Most comprehensive smoke-free laws lead to fewer hospitalisations

October 29th, 2012 by American Heart Association

Comprehensive smoke-free laws are associated with a rapid 15% decrease in hospitalisations for heart attacks, 16% for stroke, and a 24% decrease in hospitalisations for respiratory diseases, including asthma and chronic obstructive pulmonary disease.

The most comprehensive laws — those covering workplaces, restaurants and bars — resulted in more health benefits.

Smoke-free legislation was associated with substantially fewer hospitalisations and deaths from heart and respiratory diseases, according to research published in the American Heart Association journal Circulation.

Researchers reviewed 45 studies covering 33 smoke-free laws at the local and state levels around the United States and from countries as varied as Uruguay, New Zealand and Germany.

The most comprehensive laws — those covering workplaces, restaurants and bars — resulted in the highest health benefits.

“The public, health professionals and policy makers need to understand that including exemptions and loopholes in legislation – such as exempting casinos – condemns more people to end up in emergency rooms,” said Stanton Glantz, Ph.D., senior study author and director of the Center for Tobacco Control Research and Education at the University of California, San Francisco.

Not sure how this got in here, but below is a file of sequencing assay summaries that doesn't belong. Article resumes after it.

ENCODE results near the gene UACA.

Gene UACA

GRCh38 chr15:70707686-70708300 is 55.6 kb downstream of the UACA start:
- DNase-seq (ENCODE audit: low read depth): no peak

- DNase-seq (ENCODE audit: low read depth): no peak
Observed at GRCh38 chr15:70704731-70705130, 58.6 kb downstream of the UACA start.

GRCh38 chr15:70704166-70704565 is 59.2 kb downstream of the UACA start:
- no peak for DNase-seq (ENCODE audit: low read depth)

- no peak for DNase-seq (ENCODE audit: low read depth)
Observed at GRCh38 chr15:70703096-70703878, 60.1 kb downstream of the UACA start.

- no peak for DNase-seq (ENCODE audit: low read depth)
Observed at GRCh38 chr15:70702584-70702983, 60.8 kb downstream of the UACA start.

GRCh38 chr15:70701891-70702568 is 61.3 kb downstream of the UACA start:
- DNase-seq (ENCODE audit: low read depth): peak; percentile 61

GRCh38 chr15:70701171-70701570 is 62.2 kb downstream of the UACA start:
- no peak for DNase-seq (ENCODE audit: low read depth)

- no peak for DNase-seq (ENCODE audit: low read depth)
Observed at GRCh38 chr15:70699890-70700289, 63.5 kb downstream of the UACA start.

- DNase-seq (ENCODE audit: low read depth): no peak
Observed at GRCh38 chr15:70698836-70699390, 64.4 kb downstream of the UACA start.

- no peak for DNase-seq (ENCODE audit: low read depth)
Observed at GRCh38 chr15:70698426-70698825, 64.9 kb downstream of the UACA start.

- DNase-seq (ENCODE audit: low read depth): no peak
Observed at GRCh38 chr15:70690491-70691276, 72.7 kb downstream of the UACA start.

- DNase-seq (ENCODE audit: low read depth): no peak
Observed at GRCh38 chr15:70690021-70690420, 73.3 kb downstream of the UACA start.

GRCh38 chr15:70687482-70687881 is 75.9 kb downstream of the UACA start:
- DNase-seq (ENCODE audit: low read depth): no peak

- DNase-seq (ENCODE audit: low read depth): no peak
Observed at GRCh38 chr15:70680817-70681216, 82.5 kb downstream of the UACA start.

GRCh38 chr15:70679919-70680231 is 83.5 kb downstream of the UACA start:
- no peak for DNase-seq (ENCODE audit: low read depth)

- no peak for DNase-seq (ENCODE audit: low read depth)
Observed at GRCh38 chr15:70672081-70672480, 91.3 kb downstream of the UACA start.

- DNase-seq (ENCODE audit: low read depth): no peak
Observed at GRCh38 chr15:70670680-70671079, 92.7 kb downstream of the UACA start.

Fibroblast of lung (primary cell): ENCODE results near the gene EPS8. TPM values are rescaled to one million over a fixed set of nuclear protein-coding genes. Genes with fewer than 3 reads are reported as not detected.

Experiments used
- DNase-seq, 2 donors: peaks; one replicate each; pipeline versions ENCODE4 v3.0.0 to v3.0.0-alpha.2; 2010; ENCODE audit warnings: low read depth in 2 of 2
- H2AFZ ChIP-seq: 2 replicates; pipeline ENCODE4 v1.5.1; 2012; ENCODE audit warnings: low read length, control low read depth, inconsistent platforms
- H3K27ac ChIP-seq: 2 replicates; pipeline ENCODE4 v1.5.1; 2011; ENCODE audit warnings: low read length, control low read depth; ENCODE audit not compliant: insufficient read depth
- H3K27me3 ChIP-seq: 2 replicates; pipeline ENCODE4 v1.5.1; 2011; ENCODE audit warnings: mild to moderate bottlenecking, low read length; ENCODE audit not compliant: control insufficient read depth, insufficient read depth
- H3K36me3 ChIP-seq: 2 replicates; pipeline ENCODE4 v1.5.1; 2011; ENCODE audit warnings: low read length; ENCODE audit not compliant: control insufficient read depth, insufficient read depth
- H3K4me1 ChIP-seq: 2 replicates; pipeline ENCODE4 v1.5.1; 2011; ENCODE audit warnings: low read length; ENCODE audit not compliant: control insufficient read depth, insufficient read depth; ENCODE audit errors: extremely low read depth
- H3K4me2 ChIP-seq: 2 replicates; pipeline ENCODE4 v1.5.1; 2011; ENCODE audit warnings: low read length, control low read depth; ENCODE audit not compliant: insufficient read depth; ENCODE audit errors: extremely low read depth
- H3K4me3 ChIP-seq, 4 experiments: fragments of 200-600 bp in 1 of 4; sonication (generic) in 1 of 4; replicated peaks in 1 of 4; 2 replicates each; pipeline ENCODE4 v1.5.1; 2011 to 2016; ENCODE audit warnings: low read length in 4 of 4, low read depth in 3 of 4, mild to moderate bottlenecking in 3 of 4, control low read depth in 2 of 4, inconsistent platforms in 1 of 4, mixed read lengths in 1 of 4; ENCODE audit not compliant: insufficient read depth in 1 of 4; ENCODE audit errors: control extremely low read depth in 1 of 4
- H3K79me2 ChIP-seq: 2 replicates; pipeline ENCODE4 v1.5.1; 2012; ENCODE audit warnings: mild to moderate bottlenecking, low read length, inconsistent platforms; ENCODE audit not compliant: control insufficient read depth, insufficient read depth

“These unnecessary hospitalisations are the real cost of failing to enact comprehensive smoke-free legislation.”

The findings support the American Heart Association’s position that smoke-free laws should be comprehensive and apply to all workplaces and public environments, including restaurants, bars and casinos.

The analysis also is consistent with other studies that have found smoke-free laws were followed by significant decreases in acute heart attack and other cardiac-related hospital admissions.

“Stronger legislation means immediate reductions in secondhand smoke-related health problems as a byproduct of reductions in secondhand smoke exposure and increases in smoking cessation that accompany these laws,” Dr Glantz said.

“Passage of these laws formalize and accelerate social change and the associated immediate health benefits.”

The review was published in the paper “Association between smokefree legislation and hospitalizations for cardiac, cerebrovascular, and respiratory diseases: a meta-analysis” in the American Heart Association journal Circulation

The study was funded by The National Cancer Institute in the USA.

 

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